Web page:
Admittedly, I’m not really sure what Lady Gaga has in mind when she sings so passionately about being on “the edge of glory,” but when I heard this song recently I found myself thinking, yes, we’re all on “the edge of glory,” that glory which is our birthright as people created in the image of God’s glory. And if the glory of our sainthood consists in growing most fully into the persons we were uniquely created to be, then are we not ever and always travelling along the growing edge of life? Indeed, is there not something particularly edgy about those whom we perceive as “saints?’’ For when “sainthood” is understood as being about embodying God’s extravagantly unconditional and all-embracing love which is incapable of perceiving anyone as being worth less, or ultimately unlovable, then to be a “saint” is not simply to comfort the afflicted, but also to afflict the comfortable, not simply to make everyone feel good, but also at times to discomfort us through prophetically challenging whatever ways in which we may have lost sight of the inherent worth, and glory, of all God’s creation. But lest the notion of living on the “edge” of Glory might frighten us with the very real peril of falling over the edge, let us likewise remember the wisdom of Ralph Waldo Emerson who suggested that “our greatest glory is in never failing, but in rising up every time we fail.”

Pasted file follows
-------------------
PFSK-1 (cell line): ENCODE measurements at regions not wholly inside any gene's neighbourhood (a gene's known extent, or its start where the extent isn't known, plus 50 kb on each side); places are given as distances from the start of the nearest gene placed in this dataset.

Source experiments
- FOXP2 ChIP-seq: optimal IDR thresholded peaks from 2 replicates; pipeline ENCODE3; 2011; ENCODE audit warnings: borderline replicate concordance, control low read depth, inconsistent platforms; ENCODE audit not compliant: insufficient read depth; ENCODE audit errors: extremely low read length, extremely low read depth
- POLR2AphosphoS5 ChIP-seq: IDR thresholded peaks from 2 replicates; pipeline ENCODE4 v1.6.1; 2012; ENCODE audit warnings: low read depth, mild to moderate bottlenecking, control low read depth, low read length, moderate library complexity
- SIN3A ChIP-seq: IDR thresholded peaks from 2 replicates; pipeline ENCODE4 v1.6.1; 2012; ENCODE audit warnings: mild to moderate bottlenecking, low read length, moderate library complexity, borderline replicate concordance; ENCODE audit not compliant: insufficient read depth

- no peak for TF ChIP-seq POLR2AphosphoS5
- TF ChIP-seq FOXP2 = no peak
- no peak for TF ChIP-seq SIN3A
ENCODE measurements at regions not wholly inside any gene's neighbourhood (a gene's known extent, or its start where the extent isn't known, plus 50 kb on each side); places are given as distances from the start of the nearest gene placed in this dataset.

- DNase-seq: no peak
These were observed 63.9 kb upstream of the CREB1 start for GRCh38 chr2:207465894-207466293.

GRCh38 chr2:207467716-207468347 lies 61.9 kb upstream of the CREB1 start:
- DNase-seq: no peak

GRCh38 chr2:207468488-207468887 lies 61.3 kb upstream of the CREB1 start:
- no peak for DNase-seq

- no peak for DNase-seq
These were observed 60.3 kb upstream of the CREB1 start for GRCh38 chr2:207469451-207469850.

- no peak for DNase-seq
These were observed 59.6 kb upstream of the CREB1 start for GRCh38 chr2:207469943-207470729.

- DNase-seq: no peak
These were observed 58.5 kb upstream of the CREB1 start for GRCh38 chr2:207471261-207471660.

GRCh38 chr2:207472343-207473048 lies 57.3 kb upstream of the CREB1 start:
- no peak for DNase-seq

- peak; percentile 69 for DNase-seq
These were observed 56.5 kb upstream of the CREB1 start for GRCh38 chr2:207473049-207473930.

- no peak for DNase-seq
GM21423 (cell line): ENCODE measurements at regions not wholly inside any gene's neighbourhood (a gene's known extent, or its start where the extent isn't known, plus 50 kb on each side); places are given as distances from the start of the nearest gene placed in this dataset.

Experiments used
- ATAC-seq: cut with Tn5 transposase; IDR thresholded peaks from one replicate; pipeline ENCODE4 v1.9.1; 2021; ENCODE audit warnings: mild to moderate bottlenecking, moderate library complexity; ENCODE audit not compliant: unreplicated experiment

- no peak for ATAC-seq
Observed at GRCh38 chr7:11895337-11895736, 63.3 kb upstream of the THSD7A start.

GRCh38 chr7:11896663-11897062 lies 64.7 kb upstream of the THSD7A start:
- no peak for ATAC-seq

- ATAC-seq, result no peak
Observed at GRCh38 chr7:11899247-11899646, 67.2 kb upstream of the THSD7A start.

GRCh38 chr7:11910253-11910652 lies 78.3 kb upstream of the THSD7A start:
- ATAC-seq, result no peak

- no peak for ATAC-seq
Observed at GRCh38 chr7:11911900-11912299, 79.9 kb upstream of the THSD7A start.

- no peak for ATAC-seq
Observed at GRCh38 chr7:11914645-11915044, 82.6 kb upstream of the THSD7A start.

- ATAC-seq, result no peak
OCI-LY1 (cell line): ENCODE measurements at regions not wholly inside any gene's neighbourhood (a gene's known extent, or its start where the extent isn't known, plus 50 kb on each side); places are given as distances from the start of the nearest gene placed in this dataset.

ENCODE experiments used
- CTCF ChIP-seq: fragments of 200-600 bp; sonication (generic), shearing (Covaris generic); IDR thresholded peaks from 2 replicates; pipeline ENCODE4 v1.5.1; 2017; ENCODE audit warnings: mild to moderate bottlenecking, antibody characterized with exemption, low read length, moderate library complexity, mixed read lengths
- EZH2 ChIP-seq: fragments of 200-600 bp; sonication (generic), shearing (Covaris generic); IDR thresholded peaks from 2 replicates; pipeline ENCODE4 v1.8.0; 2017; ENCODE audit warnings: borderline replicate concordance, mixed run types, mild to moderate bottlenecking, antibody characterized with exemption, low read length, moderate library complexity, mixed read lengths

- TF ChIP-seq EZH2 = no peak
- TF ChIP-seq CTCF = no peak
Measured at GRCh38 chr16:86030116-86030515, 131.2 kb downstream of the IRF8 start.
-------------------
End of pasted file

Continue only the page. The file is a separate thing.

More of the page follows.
Therefore, on this All Saints Sunday, as we prepare soon to share once again in the Communion of Saints which is at the heart of what it means to be God’s people, may each of us bring to this Table those who have been “saints” for us, thereby affirming our faith in the mystery of God’s love from which all life comes and to which all life returns. And may we also come to this Table as people who know ourselves ever and always to be dancing on the edge of God’s Glory, as we continue seeking to embody the majesty of lives most fully in love with God and all God’s people. Through sharing together in this Sacred meal, may we re-member who and whose we are as the Saints of God called into the glory of mutual service with and for each other, in ways that transform all the barriers keeping us divided from each other into bridges connecting us to each other, and to the God in whom we live and move and have our being. For “the Saints of God are just folk like [us]…and there’s not any reason, no not the least, why [we] shouldn’t be one too!” Amen.